Details

Cross Cultural & Strategic Management, vol. 27 no. 4
Type: Research Article
ISSN: 2059-5794

Keywords

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Book part
Publication date: 8 July 2008

Shyh-jer Chen

The traditional Confucian management system is considered distinctly different from Western-based management. This study draws data from indigenous Taiwanese firms listed…

Abstract

The traditional Confucian management system is considered distinctly different from Western-based management. This study draws data from indigenous Taiwanese firms listed on its public stock market and examines the associations among various human resource (HR) systems and organizational performance. First, factor analysis is used to explore a wide range of HR practices. Then, cluster analysis is used to classify indigenous Taiwanese firms with regard to their HR practices. Indigenous Taiwanese firms were found to use various HR systems, ranging from traditional Confucian HR to high-involvement HR practices. Companies that used high-involvement HR systems were found to perform better than those using a traditional Confucian HR system.

Details

The Global Diffusion of Human Resource Practices: Institutional and Cultural Limits
Type: Book
ISBN: 978-0-7623-1401-0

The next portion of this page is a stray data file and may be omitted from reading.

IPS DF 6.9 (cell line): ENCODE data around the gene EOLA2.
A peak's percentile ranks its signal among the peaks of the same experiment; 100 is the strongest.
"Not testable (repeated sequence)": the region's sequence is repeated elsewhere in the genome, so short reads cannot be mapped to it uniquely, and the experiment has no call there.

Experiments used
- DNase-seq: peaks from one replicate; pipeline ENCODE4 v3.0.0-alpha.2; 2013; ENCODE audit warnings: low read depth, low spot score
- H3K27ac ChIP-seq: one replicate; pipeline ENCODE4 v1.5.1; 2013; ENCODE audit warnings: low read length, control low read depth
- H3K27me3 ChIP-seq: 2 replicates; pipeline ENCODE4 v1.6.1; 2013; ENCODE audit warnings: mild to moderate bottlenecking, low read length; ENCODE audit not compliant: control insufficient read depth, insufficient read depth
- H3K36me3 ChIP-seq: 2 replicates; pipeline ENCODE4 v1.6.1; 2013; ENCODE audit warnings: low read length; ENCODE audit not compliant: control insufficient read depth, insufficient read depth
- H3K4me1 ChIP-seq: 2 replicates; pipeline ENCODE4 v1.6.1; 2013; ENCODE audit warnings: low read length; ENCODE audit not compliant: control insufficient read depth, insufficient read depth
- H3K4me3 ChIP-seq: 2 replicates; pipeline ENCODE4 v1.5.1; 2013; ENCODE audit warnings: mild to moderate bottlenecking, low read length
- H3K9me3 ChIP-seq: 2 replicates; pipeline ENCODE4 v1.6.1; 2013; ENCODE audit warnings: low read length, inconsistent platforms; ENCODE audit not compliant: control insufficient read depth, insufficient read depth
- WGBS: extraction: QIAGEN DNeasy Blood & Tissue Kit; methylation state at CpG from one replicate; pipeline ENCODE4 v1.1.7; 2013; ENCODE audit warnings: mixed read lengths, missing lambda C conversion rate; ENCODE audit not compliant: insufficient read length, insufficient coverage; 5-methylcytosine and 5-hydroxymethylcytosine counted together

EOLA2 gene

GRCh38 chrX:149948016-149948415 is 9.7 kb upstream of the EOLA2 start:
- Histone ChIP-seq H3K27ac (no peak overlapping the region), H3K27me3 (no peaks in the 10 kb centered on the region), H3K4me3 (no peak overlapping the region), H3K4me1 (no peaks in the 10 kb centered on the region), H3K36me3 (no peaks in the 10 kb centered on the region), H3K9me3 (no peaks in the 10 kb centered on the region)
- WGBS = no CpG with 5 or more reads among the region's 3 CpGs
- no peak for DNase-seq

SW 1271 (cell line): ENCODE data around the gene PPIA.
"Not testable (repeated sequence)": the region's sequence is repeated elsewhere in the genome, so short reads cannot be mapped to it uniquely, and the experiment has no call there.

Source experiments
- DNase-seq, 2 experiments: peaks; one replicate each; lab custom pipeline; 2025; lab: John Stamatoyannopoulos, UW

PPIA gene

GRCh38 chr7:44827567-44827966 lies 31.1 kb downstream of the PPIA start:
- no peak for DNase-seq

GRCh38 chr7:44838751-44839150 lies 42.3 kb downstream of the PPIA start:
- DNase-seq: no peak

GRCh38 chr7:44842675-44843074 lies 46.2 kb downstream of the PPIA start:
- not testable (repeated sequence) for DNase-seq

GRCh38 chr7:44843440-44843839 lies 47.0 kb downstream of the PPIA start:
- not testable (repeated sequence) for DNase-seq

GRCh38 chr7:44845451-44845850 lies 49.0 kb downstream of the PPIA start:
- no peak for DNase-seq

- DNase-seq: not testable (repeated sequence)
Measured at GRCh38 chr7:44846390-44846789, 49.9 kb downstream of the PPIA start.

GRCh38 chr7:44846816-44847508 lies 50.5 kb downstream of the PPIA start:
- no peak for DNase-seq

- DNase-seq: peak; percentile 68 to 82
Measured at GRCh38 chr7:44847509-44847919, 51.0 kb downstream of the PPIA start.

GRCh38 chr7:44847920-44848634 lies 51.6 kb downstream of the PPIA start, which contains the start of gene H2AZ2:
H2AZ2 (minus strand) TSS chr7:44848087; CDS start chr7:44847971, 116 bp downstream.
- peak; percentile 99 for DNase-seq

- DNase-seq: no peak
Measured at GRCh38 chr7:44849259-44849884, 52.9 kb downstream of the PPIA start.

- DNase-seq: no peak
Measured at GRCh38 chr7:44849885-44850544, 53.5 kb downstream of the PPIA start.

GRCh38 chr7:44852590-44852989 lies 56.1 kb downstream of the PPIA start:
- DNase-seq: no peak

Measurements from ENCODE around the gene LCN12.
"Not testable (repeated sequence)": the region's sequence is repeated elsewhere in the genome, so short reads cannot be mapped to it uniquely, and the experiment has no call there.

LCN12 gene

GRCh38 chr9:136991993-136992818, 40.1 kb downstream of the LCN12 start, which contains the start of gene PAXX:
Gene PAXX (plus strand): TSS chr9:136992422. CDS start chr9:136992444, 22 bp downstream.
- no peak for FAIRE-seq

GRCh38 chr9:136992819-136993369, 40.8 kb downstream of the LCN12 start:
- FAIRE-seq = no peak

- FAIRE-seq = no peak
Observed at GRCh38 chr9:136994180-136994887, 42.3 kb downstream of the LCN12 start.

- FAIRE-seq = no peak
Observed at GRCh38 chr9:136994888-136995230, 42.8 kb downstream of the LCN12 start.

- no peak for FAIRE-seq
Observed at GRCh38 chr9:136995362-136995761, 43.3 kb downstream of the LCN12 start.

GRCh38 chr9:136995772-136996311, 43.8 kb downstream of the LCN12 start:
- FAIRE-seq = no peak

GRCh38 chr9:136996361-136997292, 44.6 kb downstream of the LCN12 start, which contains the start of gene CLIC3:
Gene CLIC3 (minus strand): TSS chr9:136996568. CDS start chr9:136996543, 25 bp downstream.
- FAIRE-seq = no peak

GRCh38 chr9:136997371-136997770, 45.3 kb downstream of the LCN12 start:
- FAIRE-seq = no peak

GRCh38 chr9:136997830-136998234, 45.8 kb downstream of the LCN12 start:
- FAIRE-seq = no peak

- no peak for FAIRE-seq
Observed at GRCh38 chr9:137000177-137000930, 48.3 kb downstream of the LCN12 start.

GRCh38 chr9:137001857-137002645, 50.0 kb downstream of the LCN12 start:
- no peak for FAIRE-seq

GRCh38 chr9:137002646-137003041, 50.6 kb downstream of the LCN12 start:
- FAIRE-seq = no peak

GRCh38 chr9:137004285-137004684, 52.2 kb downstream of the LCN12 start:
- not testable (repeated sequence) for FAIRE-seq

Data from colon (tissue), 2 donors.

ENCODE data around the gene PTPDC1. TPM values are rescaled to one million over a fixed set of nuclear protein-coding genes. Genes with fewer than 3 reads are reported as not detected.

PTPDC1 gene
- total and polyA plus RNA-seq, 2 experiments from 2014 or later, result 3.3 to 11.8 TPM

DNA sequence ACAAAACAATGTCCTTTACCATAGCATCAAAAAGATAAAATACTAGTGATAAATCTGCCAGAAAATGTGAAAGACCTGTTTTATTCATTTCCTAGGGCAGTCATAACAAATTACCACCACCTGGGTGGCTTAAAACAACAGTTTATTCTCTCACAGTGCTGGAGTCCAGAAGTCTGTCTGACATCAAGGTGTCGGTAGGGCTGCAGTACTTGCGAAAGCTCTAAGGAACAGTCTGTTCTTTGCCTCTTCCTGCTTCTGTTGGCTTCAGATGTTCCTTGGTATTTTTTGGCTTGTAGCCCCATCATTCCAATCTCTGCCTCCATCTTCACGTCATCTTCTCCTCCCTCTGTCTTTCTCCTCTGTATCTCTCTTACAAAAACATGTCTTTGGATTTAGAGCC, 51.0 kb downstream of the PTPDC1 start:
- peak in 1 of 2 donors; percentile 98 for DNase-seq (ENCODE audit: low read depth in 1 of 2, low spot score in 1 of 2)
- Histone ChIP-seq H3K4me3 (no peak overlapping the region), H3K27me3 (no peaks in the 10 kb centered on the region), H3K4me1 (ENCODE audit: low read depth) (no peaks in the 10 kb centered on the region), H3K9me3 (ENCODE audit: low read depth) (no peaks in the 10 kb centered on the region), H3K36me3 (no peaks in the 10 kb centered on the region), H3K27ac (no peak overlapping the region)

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Article
Publication date: 16 February 2010

Canchu Lin

The purpose of this paper is to propose a research agenda for studying Chinese culture and conflict.

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4211

Abstract

Purpose

The purpose of this paper is to propose a research agenda for studying Chinese culture and conflict.

Design/methodology/approach

Publications on Chinese culture and conflict are searched and reviewed to identify conceptualizations of Chinese culture and key findings on conflict.

Findings

A review of the scholarly literature on Chinese culture and conflict suggests that Chinese culture has been mainly conceptualized as Confucianism and collectivism. Inadequacies of such conceptualizations and their negative effects on empirical research on Chinese culture and management and organization in China have been addressed.

Research limitations/implications

Limitations were not being able to get an exhaustive list of research publications on Chinese culture and conflict.

Practical implications

The paper helps to reduce stereotypes about Chinese conflict management stemmed from previous research

Originality/value

On the basis of recognizing the importance of past research, new directions for researching Chinese culture and conflict that constitute a new research agenda have been proposed.

Details

International Journal of Conflict Management, vol. 21 no. 1
Type: Research Article
ISSN: 1044-4068

Keywords